Somewhere, the next great League of Legends team is sitting on the sidelines of a hectic free agency period, waiting for the dust to settle before pouncing with their own roster moves. They’re watching contenders like G2, Team Liquid, and Misfits compete for high-priced talent with a win-now attitude. They’re staying patient as they look to construct a lineup that will grow together and become champions three, four, or five years from now.
Or maybe all that’s hogwash. Maybe esports careers are short enough that teams need to get the most out of the best players while they’re still at their peak. Maybe making big splashes in free agency is the only way to compete with others who have their eyes on the Worlds trophy.
The bad news is, we won’t know which approach will work for years. Even the past is a faulty guide as the game has changed considerably over the last five years. Teams at the bottom of the league tables in all regions don’t have a lot to go on. But there are some examples of things that have worked. Here’s a guide to building a championship-quality League team from the ground up.
Building a team is like buying a house. The first thing you have to do is come up with a realistic budget. Teams at the bottom can’t afford to have oversized opinions of their own talent or competitive timeline.
A good example is what happened to Echo Fox in 2017. The team had a tough introduction to the NA LCS in 2016, but they figured that having a full year to build around mid laner Henrik “Froggen” Hansen—with no visa issues this time—could lead to something special. To that end, they signed Jang “Looper” Hyeong-seok from EDG to give them two strong lanes.
But they badly misjudged how close to a championship they were. The team struggled throughout the year, and by the end of summer, both Froggen and Looper were benched in favor of younger talent.
This isn’t a weakness specific to Echo Fox. Lots of teams load up for big runs with prized free agents only to see things fall flat: Fnatic with Fabian “Febiven” Diepstraten in 2017, LGD with Jang “MaRin” Gyeong-hwan in 2016, every team that’s tried to fit Chae “Piglet” Gwang-jin into a North American bot lane.
And it’s not just star players. Teams have to know what they have up and down the roster. That includes some diamonds in the rough.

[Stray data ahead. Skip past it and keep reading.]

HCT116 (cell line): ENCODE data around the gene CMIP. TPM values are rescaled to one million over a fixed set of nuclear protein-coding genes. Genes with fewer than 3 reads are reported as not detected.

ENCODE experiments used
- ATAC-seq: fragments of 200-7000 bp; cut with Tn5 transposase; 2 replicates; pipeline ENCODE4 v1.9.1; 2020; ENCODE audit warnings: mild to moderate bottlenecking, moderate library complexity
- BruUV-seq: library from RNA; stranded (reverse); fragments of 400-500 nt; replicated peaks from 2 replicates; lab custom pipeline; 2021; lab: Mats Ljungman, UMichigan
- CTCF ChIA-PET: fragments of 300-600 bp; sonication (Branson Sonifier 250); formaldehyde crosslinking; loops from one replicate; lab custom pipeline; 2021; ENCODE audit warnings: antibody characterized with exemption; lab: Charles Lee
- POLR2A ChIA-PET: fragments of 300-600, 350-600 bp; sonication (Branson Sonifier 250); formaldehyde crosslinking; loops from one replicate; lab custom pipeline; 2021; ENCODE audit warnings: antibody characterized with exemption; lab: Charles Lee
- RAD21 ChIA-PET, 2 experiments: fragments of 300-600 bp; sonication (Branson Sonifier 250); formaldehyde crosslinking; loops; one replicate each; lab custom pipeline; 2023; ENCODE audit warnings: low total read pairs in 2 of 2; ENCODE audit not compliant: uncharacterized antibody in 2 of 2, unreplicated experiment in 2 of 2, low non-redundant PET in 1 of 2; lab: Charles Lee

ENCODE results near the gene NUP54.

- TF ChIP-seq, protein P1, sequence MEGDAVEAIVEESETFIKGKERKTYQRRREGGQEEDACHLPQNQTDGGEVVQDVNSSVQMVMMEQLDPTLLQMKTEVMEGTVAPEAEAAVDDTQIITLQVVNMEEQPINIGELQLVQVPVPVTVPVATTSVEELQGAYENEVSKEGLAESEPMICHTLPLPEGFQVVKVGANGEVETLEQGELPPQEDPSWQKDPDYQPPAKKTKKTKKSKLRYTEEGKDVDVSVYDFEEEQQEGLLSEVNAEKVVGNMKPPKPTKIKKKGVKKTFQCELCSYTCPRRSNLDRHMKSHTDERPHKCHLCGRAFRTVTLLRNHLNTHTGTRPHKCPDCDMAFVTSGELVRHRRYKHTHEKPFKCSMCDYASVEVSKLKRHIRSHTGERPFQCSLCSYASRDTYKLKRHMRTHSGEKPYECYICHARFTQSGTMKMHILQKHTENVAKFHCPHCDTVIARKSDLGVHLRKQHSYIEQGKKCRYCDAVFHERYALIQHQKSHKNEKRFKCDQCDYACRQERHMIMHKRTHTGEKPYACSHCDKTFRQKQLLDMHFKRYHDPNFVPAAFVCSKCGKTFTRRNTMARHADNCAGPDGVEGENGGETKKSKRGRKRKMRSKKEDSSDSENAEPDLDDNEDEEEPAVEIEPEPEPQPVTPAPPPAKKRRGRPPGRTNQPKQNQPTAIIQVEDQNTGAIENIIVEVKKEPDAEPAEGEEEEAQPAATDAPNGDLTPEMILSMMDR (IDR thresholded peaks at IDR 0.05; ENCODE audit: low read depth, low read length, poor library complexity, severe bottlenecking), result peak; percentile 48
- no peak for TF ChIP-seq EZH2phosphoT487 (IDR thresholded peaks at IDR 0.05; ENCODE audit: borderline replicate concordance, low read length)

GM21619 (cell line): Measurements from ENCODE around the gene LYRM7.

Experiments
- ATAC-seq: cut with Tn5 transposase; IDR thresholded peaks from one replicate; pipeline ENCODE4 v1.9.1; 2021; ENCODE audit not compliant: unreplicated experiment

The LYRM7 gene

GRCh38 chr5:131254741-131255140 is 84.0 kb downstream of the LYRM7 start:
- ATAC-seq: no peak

Even after Echo Fox turned things over to the young players in 2017, they missed the mark. They didn’t do it early enough to really see what they had. Players like jungler Jonathan “Grig” Armao only got a few games in at the LCS level. And they didn’t go far enough: They created a Frankenstein roster of some rookies and other veterans, like support Austin “Gate” Yu.
Timing matters in projects like this. You have to give young players room to jell and grow. The core players on Griffin played with each other for more than a year, grinding out wins, before they made the LCK and took things by storm last summer. It’s easier to make tweaks at the fringes, like Vitality did with jungler Mateusz “Kikis” Szkudlarek last summer.
The other great thing that Griffin did was trust in their youth—that too is an item of timing. With four teenagers, they can grow into their roles for the next few years while other teams scramble to keep up.
So how much time and leeway do you give a young roster? That’s a question only a team’s management and coaching staff can answer. But in franchised leagues like the NA LCS and LEC, that timeline should be extended. Teams like Golden Guardians, FlyQuest, and OpTic aren’t going to win next year no matter what they do in free agency. The story will probably be the same in 2020.
But if, during that process, they find a group that sticks? Then they really could be just one or two players away from something special. And that’s when it’s time to jump back into the free agency frenzy and make a run for the championship.
Winning a title in competitive League of Legends is hard. There’s a reason why so few teams have done it—the same star players tend to dominate leagues for years. But that doesn’t mean everyone else should stop trying. If they’re realistic about their chances, remain patient, and strike with impeccable timing on roster construction, even the worst teams could become champions in time.